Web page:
Often when people contemplate the idea of automated software testing, they make the mental leap to what I think of as The Holy Grail: automatic testing. In other words, not just the automated execution of predefined tests, but the automatic generation of the tests themselves. Not only hands-free, but brain-free.
This pilgrimage usually takes one of two forms, either seeking to generate test cases from requirements or seeking to generate requirements from the software itself. The first one is possible but not effortless, and the second is not possible. But even if it were, it would be pointless.
Automated test cases
What a great idea, a tool that can generate all the necessary test cases from the requirements. Notice the word “necessary” as opposed to the word “possible.” If you generate all possible test cases, you will probably get a few trillion of them, since there are likely infinite numbers of possibilities in even straightforward applications. Generating only the necessary test cases means you have selectively identified only those which represent a unique case, which is the only way to achieve complete coverage with manageable volumes.
A commercial product called Caliber RBT actually can do this. Given the requirements, this product will generate all of the necessary test cases to assure complete coverage. It employs a model known as cause-effect node graphing, which has its roots in the testing of hardware and is a proven approach.
For this to work, however, you need to do two things. First, you must be able--and willing--to specify your requirements with sufficient detail and internal integrity to support the model. Said another way, this is as far as you can get from ambiguous requirements; they are specified with mathematical precision. Second, you must still develop the test scenarios, or pathways through the application, to actually execute the test cases. For example, you must create a test scenario that has the steps needed to navigate through the application and provide the inputs and verify the outputs that comprise the test case.
Although this is a worthy goal and actually achievable, it is not “automatic.”
What an even better idea, have self-testing software that creates its own requirements and then generates the test cases accordingly. The idea is that you have a tool that examines the software source code, divines what it is doing, then generates the necessary test cases. These test cases are needed to exercise every pathway and every input or output, including boundaries, ranges, types, and even random values. If this sounds too good to be true, that’s because it is.
At the most basic level, requirements define what the application should do, not what it does. So, if you derive the requirements from the software itself, then you have a completely self-referencing model. The software should do what it does. Hmm. Obviously, this means that if the software is missing features or has implemented them improperly, then any self-generated requirements will likewise be incomplete or incorrect. Said another way, if the student writes the test, they will certainly pass it. But that doesn’t mean he or she has mastered the subject.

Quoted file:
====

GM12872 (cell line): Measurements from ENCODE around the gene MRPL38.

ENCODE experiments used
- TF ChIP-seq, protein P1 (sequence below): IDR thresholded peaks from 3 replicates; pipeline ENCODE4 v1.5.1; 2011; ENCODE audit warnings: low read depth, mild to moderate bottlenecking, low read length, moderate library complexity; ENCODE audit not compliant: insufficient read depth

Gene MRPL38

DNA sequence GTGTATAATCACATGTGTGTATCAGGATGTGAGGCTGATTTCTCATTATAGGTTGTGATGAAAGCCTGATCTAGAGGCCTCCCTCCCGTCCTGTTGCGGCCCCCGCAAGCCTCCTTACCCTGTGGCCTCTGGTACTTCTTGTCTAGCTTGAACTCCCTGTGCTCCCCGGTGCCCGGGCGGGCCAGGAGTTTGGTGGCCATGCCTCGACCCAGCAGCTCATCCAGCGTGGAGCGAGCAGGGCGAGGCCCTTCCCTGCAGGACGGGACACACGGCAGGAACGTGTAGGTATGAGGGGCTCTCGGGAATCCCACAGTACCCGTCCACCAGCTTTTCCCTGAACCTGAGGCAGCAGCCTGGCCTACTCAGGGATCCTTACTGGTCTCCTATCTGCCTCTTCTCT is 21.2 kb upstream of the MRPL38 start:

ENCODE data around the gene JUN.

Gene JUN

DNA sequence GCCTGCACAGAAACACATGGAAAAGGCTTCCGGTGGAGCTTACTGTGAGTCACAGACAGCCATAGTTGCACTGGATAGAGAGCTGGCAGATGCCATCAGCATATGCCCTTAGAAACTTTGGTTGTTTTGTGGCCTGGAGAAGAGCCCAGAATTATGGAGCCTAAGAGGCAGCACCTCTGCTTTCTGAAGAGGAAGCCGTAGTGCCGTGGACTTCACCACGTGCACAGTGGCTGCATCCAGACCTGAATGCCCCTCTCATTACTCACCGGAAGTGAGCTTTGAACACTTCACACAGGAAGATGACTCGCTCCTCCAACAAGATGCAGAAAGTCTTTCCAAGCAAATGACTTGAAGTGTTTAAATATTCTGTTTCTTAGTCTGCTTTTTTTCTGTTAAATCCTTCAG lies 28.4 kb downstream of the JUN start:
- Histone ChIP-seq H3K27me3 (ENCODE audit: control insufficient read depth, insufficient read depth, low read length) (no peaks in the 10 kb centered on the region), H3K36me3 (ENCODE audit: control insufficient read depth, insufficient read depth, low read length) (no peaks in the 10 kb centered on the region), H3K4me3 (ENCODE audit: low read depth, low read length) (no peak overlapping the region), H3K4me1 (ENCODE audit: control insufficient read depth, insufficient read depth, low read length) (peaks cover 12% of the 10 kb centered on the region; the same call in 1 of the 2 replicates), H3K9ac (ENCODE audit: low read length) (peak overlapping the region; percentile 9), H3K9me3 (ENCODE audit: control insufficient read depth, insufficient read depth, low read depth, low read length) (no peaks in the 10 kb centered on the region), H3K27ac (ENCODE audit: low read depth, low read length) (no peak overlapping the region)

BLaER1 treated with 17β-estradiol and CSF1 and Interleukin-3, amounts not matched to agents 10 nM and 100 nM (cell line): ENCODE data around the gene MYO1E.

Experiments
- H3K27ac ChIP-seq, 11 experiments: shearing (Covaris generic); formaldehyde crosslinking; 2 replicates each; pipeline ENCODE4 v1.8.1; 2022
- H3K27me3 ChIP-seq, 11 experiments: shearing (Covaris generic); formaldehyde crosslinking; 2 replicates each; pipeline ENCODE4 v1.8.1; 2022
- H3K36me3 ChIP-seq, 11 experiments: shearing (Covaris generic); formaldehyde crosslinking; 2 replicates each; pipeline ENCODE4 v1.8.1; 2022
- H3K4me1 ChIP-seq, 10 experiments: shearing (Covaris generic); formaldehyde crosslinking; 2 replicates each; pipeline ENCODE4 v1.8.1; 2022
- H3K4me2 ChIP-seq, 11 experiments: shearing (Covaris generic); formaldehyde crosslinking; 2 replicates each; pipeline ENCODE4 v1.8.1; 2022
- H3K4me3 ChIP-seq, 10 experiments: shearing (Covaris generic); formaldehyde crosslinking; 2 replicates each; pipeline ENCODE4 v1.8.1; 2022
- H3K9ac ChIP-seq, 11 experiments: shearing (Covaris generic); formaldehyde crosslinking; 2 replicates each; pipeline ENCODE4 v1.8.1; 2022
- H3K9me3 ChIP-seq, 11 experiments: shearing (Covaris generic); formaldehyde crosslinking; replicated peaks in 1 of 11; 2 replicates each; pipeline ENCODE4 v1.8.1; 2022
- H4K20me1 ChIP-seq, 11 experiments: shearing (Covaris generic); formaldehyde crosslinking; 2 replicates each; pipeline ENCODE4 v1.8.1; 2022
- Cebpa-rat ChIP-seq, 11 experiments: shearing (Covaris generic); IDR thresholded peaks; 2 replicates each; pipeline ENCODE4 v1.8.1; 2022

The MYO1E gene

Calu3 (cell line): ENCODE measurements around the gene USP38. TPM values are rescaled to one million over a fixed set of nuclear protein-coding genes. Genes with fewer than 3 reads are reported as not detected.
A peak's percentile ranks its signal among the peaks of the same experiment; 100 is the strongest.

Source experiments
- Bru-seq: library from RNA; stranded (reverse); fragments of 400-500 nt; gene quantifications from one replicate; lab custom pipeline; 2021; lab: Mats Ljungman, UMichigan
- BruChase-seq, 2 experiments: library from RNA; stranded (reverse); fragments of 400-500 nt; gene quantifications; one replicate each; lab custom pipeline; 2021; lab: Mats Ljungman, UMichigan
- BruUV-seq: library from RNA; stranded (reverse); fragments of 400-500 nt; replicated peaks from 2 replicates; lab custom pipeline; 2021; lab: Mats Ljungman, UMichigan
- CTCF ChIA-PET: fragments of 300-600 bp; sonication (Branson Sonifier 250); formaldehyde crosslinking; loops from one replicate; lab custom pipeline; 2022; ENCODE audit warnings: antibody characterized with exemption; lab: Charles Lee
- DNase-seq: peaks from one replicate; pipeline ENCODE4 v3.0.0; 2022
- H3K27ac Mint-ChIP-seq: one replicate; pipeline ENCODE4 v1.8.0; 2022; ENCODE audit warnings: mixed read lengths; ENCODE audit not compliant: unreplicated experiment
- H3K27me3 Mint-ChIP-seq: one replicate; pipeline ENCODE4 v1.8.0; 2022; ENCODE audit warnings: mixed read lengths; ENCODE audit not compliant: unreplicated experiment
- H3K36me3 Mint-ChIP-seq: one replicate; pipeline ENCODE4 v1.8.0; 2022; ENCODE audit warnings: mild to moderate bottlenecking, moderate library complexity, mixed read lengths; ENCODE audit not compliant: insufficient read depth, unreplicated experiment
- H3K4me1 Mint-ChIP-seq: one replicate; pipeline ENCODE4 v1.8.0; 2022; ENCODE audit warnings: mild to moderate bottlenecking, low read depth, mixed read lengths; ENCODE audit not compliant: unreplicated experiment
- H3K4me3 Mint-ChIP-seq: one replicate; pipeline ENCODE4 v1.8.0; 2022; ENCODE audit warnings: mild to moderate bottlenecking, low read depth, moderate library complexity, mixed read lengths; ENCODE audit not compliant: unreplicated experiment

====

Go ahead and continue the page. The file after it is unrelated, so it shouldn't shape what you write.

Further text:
Even if you dismiss this by saying that all you want to do is make sure the software does what it says without causing errors, then you have a different problem. The fact is that the vast majority of an application’s functionality does not exist in the source code as static information. Given that most modern applications rely heavily on multiple interfaces, components, and objects, and may take advantage of concepts like inheritance (where objects are reused but also extended or modified), it is impossible to determine what the actual behavior will be until execution occurs.
And, although there are ways of tracing through the source code during execution, the point is that to effect execution you have to drive the system. This means you must supply some form of input actions or data. So you are back to the original problem--you must know what test cases you want to execute before you can trace the code to see what it does with them.
The most persistent advocates of this theory try to work around this problem by proposing that you just fire enough random events or data at the system to cause the different states and pathways to occur. This is akin to the idea that enough monkeys, banging on enough typewriters, given enough time, would eventually produce Shakespeare’s body of work.
While I am highly skeptical of whether this can ever be done, given the complex interrelationships that govern behavior, let’s assume for the sake of analysis that this was possible. The real question is, what does it tell you? For any given set of actions, you have a set of results. Are these results valid or invalid? How do you know? If they are truly random, you will have to trace every action and reaction to decide whether it was handled correctly. How do you know if it was handled correctly? Gee, sounds like you might have to have some requirements to decide. So, you are back where you started.
It’s the requirements, stupid
The bottom line is that testing requires not just effort, it requires skill. While test automation tools can remove the drudgery of manually executing or designing tests, they cannot remove the need to understand what should be tested.
Gathering and defining requirements remains the single most challenging aspect of software development and testing. And it is one which cannot be automated or otherwise avoided.